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Five Years After Going Private, Dell Is Going Public Again

Gabriel Cristóver Pérez/KUT News
The deal to go public still needs approval from Dell's shareholders

Round Rock-based Dell Technologies is going public again after operating for five years as a private company. The $21.7 billion deal, announced Monday, was approved by the boards of Dell and VMware on Sunday night. VMware is the networking software company Dell acquired when it bought EMC.

Dell, with help from the investment firm Silver Lake, went private in 2013. The company said the move gave it the freedom to dramatically expand its technology offerings. Now, founder and majority shareholder Michael Dell says it has achieved much of what it set out to do and is prepared to go public again.

John Doggett, a senior lecturer at UT Austin's McCombs School of Business, says the move isn't surpring. 

"Because of the new tax law, Dell was looking at a lot of interest that they weren't going to be able to deduct from their income taxes because they simply didn't have enough revenue," he says. "Secondly, there's a big issue of how much they were going to have to pay in taxes on money that's parked overseas. And so everybody has been expecting Dell to go public." 

The agreement would mean that Dell would buy the DVMT tracking stock. These are the shares that track Dell's interest in the software firm VMware. Dell created the stock when it acquired VMware, which was already publicly traded. 

Each share of its Class V tracking stock would be converted into about 1.37 shares of Class C common stock. At last close, DVMT was $84.58 per share. Today's offering is a 13 percent increase for current shareholders, putting the value at $109 a share. Dell's Class C common stock will be listed on the New York Stock Exchange.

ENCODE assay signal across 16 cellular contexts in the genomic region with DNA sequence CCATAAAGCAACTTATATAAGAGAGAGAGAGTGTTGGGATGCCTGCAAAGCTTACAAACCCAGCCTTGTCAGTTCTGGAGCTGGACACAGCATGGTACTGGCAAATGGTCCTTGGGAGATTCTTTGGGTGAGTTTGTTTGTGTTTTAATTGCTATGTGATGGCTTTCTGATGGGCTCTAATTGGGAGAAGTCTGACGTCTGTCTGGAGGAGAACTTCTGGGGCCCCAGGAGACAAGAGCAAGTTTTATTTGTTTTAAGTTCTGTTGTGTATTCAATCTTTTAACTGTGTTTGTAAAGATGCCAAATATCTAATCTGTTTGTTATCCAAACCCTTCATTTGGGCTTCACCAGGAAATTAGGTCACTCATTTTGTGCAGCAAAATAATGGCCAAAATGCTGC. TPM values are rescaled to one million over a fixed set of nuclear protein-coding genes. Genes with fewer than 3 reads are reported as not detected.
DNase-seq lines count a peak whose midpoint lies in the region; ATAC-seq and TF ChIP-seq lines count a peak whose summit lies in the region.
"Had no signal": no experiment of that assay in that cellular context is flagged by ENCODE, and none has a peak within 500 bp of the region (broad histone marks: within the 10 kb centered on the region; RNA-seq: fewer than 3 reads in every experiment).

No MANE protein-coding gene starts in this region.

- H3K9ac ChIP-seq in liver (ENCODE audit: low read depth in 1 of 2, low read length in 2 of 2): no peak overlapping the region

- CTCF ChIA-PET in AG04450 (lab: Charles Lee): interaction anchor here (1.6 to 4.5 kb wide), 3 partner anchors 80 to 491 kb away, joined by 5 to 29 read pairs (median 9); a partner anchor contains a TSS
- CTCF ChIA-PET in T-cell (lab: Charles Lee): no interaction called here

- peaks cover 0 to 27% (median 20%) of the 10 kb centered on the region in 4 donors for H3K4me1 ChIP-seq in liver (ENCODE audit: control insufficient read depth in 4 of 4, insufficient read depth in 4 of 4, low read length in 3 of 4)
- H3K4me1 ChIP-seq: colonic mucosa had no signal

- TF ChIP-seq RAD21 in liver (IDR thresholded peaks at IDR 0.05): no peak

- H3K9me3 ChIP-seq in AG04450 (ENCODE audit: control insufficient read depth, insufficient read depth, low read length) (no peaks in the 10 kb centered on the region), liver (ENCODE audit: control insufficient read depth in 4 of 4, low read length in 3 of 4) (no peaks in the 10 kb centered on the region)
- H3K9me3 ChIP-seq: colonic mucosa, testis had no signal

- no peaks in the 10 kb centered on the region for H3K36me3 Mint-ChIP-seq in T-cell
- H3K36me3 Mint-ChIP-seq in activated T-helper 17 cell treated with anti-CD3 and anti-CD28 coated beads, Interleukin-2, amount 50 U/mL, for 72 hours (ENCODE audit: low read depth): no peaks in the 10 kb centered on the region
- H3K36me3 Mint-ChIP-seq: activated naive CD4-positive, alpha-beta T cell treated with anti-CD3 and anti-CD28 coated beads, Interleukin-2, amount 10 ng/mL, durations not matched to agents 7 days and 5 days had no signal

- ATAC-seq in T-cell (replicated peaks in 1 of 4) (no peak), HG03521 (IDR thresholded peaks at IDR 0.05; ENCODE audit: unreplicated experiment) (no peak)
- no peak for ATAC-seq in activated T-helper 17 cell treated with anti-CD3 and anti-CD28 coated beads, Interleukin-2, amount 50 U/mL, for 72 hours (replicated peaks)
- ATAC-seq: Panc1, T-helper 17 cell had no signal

Separately, VMware’s board of directors voted to declare an $11 billion cash dividend to shareholders connected to the deal. Dell’s share of that dividend would be roughly $9 billion. 

"When a company is publicly traded, it gives the company the ability to offer its existing employees and its new hires stock options," Doggett says. "The question to ask is ... will they return to their old model of making stock options grants for everyone that works for the company or just senior people? My hope is that, yes, they will make it available to everybody who works for the company because that then will make them competitive." 

Dell has over 100,000 employees; roughly 14,000 work at the headquarters in Round Rock. Michael Dell will hold onto his role as chairman and CEO, while the firm Silver Lake will keep its minority stake.

The transaction still needs shareholder approval, which Doggett says is likely to happen. 

Nadia Hamdan is a local news anchor and host for NPR's "Morning Edition" on KUT.
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